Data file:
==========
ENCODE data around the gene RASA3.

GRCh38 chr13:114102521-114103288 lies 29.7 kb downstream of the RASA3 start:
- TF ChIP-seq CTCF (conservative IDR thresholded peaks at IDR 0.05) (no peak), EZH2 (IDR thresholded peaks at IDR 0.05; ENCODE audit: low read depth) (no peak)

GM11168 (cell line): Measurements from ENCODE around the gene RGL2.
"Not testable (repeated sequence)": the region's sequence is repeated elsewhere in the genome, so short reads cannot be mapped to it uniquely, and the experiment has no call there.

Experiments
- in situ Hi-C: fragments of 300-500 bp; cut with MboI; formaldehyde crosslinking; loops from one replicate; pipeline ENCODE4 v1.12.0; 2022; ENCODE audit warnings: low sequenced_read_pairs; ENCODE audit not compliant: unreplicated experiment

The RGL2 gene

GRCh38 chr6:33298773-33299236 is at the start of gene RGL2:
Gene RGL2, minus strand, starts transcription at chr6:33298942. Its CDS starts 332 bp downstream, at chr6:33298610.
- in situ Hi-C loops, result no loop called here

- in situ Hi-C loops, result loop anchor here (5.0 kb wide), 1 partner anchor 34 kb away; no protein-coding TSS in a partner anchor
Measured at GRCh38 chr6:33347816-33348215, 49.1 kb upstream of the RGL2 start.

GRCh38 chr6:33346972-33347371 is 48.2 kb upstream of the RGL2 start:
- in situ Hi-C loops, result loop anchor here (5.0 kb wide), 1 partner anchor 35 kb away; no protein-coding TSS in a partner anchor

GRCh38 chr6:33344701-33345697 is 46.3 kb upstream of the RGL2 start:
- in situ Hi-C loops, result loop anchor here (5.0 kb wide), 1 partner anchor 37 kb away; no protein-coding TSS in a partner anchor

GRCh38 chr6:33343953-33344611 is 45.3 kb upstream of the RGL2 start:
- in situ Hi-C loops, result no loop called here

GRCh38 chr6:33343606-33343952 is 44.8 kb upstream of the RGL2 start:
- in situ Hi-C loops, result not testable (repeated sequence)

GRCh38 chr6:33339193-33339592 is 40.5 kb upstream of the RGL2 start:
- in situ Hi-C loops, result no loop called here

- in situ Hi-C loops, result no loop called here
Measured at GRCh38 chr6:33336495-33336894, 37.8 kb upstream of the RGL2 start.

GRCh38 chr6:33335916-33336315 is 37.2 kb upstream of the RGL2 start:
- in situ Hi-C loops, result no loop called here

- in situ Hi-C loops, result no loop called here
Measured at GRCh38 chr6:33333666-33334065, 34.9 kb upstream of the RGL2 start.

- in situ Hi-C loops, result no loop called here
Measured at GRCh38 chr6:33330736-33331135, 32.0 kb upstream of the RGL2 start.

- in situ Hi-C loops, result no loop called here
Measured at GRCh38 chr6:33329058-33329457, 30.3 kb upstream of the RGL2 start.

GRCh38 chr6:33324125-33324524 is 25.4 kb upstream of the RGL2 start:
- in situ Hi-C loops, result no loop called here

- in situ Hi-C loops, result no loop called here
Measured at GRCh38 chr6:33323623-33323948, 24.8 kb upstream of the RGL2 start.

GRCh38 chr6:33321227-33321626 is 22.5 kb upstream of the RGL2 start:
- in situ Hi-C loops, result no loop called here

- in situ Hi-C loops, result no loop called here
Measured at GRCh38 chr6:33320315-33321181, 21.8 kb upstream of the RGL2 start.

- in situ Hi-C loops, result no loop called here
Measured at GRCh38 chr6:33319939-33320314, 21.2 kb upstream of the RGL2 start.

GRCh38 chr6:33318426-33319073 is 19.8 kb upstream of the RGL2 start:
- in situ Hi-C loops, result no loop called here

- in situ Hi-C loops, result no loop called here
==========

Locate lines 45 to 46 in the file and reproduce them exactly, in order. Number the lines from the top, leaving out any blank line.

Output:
- in situ Hi-C loops, result no loop called here

- in situ Hi-C loops, result no loop called here